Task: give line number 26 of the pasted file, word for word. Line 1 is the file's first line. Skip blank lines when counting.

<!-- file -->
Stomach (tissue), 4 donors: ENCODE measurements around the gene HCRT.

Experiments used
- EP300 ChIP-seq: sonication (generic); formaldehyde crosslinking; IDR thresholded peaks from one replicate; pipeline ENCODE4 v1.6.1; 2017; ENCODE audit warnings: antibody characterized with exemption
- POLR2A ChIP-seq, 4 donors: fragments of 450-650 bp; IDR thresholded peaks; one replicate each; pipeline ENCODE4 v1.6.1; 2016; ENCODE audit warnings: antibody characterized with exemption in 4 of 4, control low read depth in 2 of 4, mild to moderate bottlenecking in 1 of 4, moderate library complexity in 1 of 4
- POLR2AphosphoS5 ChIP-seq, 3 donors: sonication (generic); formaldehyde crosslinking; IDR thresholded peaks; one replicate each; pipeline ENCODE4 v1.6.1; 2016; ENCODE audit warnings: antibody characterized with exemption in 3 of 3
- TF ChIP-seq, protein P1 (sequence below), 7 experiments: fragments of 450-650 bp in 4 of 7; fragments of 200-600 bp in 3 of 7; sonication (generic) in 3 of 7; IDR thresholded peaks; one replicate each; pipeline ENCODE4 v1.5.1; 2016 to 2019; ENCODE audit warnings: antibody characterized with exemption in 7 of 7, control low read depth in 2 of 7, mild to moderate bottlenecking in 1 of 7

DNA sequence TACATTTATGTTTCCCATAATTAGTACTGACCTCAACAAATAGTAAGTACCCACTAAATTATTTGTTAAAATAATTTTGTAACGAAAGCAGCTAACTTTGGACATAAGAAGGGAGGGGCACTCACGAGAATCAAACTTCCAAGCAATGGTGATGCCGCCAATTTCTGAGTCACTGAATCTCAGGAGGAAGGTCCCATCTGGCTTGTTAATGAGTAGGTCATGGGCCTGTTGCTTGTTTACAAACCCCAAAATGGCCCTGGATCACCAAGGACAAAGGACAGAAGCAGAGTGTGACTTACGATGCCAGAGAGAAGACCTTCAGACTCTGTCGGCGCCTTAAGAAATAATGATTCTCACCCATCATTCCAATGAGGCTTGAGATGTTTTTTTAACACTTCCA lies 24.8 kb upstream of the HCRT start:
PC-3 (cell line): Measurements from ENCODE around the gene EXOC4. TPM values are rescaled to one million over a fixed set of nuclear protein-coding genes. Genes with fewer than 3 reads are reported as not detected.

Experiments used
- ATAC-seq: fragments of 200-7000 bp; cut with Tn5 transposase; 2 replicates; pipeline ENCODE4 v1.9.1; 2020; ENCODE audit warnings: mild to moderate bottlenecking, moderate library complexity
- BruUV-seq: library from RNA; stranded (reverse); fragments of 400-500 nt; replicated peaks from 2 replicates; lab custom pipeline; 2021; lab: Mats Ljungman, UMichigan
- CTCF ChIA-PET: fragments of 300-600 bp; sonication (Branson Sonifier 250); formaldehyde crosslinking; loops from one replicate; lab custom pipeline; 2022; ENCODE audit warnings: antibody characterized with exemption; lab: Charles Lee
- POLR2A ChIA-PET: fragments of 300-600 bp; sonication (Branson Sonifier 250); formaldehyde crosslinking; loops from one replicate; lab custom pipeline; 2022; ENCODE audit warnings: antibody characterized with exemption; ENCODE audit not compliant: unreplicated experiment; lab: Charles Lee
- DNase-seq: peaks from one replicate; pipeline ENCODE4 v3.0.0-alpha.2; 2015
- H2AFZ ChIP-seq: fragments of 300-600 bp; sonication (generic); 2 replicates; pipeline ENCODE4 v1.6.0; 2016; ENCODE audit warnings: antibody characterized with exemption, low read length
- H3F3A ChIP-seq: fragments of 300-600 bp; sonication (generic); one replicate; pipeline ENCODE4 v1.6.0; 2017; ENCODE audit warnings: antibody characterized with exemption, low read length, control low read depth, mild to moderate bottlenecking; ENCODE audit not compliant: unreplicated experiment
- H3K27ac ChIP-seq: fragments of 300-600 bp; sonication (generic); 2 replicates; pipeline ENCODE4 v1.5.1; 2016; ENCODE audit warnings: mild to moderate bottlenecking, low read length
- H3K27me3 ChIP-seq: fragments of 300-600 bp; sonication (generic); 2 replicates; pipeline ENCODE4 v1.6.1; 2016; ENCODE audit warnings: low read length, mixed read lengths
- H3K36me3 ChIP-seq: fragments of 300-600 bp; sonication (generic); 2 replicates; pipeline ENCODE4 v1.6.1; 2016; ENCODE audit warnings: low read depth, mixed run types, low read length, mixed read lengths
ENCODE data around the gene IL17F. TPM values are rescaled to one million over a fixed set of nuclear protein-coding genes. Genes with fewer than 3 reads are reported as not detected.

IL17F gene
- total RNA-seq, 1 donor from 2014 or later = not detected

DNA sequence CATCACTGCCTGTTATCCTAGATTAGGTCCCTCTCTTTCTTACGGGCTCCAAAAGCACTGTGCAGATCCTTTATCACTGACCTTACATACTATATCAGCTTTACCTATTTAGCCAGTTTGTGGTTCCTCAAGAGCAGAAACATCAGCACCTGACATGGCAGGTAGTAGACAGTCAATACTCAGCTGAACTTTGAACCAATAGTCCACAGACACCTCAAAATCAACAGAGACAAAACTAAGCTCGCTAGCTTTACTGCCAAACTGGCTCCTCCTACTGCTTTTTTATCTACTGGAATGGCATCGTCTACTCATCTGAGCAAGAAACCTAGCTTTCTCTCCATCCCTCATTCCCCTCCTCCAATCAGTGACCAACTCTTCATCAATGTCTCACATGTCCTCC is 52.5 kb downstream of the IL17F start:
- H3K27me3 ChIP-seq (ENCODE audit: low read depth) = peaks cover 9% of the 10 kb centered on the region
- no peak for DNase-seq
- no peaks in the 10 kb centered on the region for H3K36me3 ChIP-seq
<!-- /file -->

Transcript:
- no peaks in the 10 kb centered on the region for H3K36me3 ChIP-seq